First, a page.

Local election results 2018: Parties must break out of comfort zones
They seem stuck with each other - so close, in fact, that our projected national share of the vote from the results would mean that, in a hypothetical general election tomorrow, the two main Westminster parties would receive exactly the same levels of public support.
For reasons we've discussed at length overnight and in recent days, we have to be careful about directly transposing what happened on Thursday into a theoretical nationwide election.
But while in one sense not very much happened in the local election - not very many councils and seats changed hands and neither of the main parties have (with a couple of hours to go) made dramatic strides - something important did happen.
Voters opted again for roughly the status quo, underlining the trends that we saw developing at the general election as the political parties grappled with a new landscape after the referendum.
Labour piled up support in big urban areas, but struggled to show advances in towns or areas where there used to be big industries, which are often - inconveniently for them - the kinds of places that have Westminster constituencies that swing the election.
And notably, in part due to the grim row over anti-Semitism not being tackled in the Labour Party quickly enough, Labour did not make the kinds of additional gains in London boroughs they had suggested, even though in some of those critical parts of the metropolis, they ran the Tories extremely close.
The comfort zone problem
Almost in a mirror image, the Tories have struggled to get voters in big cities on side, even though, as above, they held back what would have been totemic losses in London.
But they nibbled away in some of those kinds of places where Labour lost some of their appeal.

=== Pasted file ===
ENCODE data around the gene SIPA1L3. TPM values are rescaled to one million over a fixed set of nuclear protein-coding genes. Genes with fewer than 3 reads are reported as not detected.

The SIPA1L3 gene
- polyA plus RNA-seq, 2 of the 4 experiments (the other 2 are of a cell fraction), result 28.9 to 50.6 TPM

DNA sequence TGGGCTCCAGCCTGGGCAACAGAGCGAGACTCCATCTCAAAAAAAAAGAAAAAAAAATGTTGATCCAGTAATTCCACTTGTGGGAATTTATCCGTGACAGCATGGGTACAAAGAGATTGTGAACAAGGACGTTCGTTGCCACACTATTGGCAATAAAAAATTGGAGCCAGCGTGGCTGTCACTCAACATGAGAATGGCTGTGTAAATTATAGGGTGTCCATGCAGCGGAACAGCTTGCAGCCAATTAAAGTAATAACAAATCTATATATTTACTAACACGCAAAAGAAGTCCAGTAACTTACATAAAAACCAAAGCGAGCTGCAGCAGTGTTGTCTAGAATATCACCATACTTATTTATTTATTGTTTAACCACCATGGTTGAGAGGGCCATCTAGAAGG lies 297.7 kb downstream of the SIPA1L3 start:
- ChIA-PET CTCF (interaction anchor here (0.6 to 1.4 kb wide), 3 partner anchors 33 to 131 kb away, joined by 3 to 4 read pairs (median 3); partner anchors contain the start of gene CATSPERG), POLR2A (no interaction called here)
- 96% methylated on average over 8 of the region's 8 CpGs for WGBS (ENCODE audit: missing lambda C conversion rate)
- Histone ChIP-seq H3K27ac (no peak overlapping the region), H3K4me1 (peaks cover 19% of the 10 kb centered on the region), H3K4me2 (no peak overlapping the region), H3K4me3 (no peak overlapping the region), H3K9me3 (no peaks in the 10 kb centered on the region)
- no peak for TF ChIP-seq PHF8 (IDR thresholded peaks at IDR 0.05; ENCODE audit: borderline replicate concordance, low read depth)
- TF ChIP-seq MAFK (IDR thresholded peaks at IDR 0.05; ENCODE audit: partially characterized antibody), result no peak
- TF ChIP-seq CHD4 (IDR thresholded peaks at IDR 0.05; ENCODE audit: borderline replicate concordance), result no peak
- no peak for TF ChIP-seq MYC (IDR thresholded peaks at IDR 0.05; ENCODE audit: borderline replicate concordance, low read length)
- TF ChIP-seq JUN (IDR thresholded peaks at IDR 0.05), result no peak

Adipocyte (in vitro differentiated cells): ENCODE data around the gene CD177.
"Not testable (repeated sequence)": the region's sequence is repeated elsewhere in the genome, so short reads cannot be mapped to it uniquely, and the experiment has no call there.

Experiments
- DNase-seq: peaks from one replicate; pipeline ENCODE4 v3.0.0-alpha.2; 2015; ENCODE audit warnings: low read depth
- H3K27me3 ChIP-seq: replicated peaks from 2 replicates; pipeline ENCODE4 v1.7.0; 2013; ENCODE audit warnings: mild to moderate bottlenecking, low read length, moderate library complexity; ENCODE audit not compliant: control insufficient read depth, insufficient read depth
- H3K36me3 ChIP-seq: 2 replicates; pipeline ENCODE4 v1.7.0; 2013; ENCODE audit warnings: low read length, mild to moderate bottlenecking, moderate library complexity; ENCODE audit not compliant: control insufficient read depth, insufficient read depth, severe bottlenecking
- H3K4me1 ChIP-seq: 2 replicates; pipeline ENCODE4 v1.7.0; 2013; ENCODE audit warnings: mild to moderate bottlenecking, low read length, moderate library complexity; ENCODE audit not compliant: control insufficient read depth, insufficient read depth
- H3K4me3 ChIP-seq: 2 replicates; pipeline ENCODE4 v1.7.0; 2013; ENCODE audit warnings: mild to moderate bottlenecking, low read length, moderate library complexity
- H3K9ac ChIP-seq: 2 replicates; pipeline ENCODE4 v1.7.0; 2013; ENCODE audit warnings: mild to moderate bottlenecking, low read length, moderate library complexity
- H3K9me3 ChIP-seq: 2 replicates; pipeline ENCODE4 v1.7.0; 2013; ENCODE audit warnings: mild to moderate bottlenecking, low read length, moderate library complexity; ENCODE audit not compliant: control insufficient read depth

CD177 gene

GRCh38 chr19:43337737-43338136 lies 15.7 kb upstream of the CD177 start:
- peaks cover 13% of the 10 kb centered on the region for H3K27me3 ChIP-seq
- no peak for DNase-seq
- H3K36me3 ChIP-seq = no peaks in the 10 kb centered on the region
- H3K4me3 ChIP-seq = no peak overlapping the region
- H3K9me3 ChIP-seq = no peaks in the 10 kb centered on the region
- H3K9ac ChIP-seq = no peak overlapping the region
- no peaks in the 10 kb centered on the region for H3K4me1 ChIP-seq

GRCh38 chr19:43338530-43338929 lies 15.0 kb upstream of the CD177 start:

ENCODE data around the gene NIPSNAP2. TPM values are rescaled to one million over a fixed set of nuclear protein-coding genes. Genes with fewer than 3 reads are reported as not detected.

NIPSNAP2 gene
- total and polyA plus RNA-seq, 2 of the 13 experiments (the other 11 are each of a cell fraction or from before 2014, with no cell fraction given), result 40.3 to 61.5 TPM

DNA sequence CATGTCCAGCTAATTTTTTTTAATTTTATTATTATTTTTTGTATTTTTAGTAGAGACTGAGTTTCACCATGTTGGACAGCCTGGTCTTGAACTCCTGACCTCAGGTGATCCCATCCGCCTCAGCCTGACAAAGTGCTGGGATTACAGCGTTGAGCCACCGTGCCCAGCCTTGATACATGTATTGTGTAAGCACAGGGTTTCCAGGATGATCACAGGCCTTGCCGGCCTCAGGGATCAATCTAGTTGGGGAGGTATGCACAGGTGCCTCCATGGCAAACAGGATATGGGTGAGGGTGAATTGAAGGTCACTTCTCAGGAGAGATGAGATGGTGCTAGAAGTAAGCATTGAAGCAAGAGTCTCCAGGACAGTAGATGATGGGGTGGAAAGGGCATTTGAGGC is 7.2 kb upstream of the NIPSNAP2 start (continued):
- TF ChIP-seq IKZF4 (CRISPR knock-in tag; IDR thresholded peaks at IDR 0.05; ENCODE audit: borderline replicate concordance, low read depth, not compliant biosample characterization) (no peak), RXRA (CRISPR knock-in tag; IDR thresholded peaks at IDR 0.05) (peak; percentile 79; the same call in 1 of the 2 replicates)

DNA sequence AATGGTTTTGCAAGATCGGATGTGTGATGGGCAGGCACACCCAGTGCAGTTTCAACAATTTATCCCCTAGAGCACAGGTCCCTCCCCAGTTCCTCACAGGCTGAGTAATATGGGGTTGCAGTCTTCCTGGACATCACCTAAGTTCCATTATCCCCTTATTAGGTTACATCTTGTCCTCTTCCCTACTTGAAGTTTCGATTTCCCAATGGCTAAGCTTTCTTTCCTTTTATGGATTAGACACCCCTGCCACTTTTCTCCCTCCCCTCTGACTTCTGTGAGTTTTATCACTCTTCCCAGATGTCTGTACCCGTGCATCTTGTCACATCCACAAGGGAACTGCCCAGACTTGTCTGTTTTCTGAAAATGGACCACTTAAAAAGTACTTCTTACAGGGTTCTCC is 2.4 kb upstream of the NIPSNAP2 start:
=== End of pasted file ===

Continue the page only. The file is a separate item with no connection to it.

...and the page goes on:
Just as at the general election, we saw that outside London the Conservatives inched forward, and inside London, Labour took some small steps.
There were of course many other interesting results, and you can read about them here. However, broadly speaking, both of the main Westminster parties maintained their comfort zone, but showed little evidence of pushing out of it.
At this stage of the electoral cycle, that is a significant problem for the Labour Party.
To demonstrate to the public, and to their own foot soldiers, they are banging on the door of No 10, they were eager to show more striking advances that did not come to pass.
Some of their own MPs have been candid enough to admit that, in the last few hours, and to confront the geographical divide in their vote.
But for the Tories too, there is a sense of relief, rather than a feeling of hope.
They held off challenges more effectively than they expected to, but again, they showed little sign of having much to offer to voters in what's alien territory for them.
Just as in June last year, we saw broadly Tory v Labour, Towns v Cities, Young v Old, and Leave v Remain.
Of course it's not as simple as that. The Lib Dems had a better night than expected and UKIP pretty much disappeared.
But the fault lines which the Referendum exposed are deeper still.
And here is the conundrum for Labour and the Tories - they both are perhaps digging deeper into their holes.
For the Tories, in the traditional context, this can fairly be described as a pretty decent performance after eight years in government, which traditionally see parties get hammered as voters get fed up with them over the years.
It would be perfectly easy for them therefore to say, move on, nothing to see here, let's carry on as we are, not least because the Tories are divided, and have faced drama after drama.
But there's caution too. One senior Conservative warns that in London Councils they held on "in spite of the Westminster government and not because of it".
They added: "The big risk is that the national party kicks the reform can down the road because we are trundling along. Just because the wheels didn't fall off, doesn't mean the early warning lights aren't flashing faster than ever."
For Labour, the results don't suggest confident strides towards Number 10, but neither are they so bad that the party is likely to re-examine their approach.
One shadow minister told the BBC it was "very serious to be going backwards" in some Midlands areas.
Another said in frustration that there was "no strategy", but said nothing will change in their view, because "we've got 500,000 people who think this guy walks on water".
For real majorities, rather than hung politics, parties have to achieve beyond their comfort zones.
Until either of them can do that, perhaps Mr Corbyn can't truly beat Mrs May, but nor will Mrs May be able to see off Mr Corbyn.